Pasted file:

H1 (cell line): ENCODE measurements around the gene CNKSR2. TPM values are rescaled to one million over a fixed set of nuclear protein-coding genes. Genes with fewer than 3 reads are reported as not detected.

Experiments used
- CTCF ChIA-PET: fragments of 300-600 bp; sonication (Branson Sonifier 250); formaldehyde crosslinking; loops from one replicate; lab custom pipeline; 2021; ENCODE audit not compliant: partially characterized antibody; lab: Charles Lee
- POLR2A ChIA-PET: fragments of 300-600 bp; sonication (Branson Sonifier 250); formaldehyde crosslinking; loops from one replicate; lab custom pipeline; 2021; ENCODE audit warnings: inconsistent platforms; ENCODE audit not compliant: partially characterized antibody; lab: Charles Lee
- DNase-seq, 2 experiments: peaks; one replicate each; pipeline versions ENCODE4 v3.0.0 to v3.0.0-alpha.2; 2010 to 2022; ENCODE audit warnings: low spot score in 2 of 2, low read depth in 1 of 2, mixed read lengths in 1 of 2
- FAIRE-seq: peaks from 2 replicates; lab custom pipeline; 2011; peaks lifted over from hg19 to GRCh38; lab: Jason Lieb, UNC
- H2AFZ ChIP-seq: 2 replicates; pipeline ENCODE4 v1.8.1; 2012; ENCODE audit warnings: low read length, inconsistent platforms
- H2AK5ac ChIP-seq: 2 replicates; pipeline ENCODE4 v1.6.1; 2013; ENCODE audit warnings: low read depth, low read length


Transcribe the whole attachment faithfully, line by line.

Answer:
H1 (cell line): ENCODE measurements around the gene CNKSR2. TPM values are rescaled to one million over a fixed set of nuclear protein-coding genes. Genes with fewer than 3 reads are reported as not detected.

Experiments used
- CTCF ChIA-PET: fragments of 300-600 bp; sonication (Branson Sonifier 250); formaldehyde crosslinking; loops from one replicate; lab custom pipeline; 2021; ENCODE audit not compliant: partially characterized antibody; lab: Charles Lee
- POLR2A ChIA-PET: fragments of 300-600 bp; sonication (Branson Sonifier 250); formaldehyde crosslinking; loops from one replicate; lab custom pipeline; 2021; ENCODE audit warnings: inconsistent platforms; ENCODE audit not compliant: partially characterized antibody; lab: Charles Lee
- DNase-seq, 2 experiments: peaks; one replicate each; pipeline versions ENCODE4 v3.0.0 to v3.0.0-alpha.2; 2010 to 2022; ENCODE audit warnings: low spot score in 2 of 2, low read depth in 1 of 2, mixed read lengths in 1 of 2
- FAIRE-seq: peaks from 2 replicates; lab custom pipeline; 2011; peaks lifted over from hg19 to GRCh38; lab: Jason Lieb, UNC
- H2AFZ ChIP-seq: 2 replicates; pipeline ENCODE4 v1.8.1; 2012; ENCODE audit warnings: low read length, inconsistent platforms
- H2AK5ac ChIP-seq: 2 replicates; pipeline ENCODE4 v1.6.1; 2013; ENCODE audit warnings: low read depth, low read length